The process of making this film was as equally important to the film as the concept. As the film looks at topics of extraction, the body and production, I felt that I should make the film itself tactile and that the labour that went into making it should match factory production line work that’s defined by repetition and assembly. I decided to use the animation technique of rotoscoping, where you take a pre-made film, or edited sequence, and then draw over the frames and re-animate them. This allows the film to exist both as a moving image work and as a series of illustrations. I opted to keep the animation hand-drawn, as I’ve always been interested in the question of authorship and the hand itself within art. I’ve always felt that something of the ‘spirit’ comes through when an object is made by hand, and that it has a magic that technology cannot capture or reproduce.
Writing has always been crucial to my filmmaking practice, so I started this project by creating an outline for the structure of the film, using loose poetic writing. I began working with Luca Serventi, the sound designer on the film, from the original text onwards so he could get an idea of the textures and topics of the project to come. Having seen his previous works that focus on the many different atmospheres of industrial spaces and architectures, I knew he could bring out exactly the feeling and spirit I was looking for on this project.
Following on from the initial text, I began sourcing archive footage from the Prelinger Archives online database. After wading through many films to find the clips that fit my idea, I began editing a sequence together, readjusting and refining it with advice from Onyeka Igwe, Tereza Havadejová, Duncan Poultan and my family Nick Fudge and Michelle. Once I’d completed the draft sequence, or ‘animatic’, I began animating, always adjusting the sequence based on feedback along the way.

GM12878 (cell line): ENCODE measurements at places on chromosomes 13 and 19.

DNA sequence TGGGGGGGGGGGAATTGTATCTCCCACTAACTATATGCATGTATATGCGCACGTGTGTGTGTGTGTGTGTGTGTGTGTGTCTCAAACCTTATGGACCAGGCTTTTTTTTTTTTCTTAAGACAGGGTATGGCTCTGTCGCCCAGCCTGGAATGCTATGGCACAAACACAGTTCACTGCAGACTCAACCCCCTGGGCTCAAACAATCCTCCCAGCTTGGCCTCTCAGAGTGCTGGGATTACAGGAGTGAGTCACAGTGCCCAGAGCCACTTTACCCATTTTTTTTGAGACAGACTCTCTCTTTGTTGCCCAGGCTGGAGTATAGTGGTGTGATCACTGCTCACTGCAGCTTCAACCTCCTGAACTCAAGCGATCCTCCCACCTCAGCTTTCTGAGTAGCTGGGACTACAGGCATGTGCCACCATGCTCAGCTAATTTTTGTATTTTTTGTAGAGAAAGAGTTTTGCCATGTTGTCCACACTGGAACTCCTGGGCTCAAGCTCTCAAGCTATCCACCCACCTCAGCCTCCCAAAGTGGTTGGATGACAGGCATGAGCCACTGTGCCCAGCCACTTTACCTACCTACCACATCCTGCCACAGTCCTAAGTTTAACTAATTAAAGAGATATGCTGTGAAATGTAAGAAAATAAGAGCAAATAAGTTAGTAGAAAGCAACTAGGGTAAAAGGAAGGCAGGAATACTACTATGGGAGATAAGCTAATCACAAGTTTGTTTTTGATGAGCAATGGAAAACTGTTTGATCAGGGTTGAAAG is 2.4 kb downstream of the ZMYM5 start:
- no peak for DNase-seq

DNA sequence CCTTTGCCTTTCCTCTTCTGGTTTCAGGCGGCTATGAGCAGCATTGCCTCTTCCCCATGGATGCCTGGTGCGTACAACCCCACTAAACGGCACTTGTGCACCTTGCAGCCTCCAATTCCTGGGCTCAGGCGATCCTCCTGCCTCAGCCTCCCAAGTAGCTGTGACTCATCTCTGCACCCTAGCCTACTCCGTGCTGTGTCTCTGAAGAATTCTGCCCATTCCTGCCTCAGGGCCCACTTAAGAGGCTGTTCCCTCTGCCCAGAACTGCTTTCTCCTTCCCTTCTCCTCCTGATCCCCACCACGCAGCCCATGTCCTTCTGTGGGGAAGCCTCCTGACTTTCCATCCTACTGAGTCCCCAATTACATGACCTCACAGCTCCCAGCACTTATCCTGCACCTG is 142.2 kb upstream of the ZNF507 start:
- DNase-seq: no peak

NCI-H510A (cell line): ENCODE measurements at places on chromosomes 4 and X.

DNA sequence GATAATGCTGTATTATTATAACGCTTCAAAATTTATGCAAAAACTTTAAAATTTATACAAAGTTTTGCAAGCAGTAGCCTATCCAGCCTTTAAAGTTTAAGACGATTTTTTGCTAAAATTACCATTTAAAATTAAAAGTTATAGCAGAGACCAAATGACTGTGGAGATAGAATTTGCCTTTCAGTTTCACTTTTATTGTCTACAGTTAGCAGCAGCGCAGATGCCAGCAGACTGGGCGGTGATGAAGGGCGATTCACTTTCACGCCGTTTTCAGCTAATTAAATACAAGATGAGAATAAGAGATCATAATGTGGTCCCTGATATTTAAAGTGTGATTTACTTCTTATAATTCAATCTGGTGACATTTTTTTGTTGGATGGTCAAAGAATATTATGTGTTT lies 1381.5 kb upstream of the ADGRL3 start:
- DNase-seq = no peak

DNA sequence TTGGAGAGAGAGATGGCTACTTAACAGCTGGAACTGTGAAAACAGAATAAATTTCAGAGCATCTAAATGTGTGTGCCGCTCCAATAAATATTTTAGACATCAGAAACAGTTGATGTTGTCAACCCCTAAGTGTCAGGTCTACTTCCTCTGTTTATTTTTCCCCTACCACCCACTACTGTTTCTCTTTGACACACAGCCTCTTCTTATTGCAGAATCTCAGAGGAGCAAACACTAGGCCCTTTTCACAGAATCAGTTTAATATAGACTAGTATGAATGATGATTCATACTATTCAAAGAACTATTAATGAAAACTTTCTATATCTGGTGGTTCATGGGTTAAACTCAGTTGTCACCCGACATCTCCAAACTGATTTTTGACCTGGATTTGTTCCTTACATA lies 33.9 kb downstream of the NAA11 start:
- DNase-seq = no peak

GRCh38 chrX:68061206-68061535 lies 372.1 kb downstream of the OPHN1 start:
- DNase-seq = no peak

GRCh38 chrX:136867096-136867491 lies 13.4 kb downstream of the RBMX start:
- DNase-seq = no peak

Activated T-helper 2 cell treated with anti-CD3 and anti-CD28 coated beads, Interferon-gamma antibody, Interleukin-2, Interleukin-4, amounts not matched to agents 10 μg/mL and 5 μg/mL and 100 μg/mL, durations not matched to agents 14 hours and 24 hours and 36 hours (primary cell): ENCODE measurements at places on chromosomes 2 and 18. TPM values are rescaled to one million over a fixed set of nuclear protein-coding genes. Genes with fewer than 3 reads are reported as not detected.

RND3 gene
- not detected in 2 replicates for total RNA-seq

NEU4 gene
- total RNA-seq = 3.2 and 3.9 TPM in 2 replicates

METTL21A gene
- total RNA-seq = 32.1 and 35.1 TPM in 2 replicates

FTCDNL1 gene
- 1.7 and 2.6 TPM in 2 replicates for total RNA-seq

My personal setup was composed of a LED TV screen, a stool to prop it on, my laptop, stacks of recycled paper and coloured pencils. I would cram as many drawing sessions in as I could in order to get through the material before the deadline. After tracing each frame out I would then scan it and adjust every frame on Photoshop so that everything was lined up and would flow when played. The process was dizzying, intense and sometimes gruelling and took about two months of daily work to finish, so having completed the project I could not be more grateful and relieved to see it in its final form and to share it with you.
The Roundhouse provided crucial support that allowed me to dedicate enough time to produce this animation, and invest in my practice as a filmmaker. Being able to commission Luca Serventi to work on the soundtrack allowed me to focus on the visual aspects of the animation, freeing up the film itself for collaboration and interpretation. The mentorship the Roundhouse provided me with, and the support of Nia Childs within that process, has allowed me to gain confidence post-graduation and to make sense of a myriad of questions and concerns I had in relation to my project, and about the moving image world on a larger scale. I’m so grateful for the trust they placed in me as a filmmaker and the freedom it gave me to explore topics of feminism, extraction, archive and patriarchy.
The Film Fund is made made with the support of the Ex Animo and the Wiggin Charitable Foundation.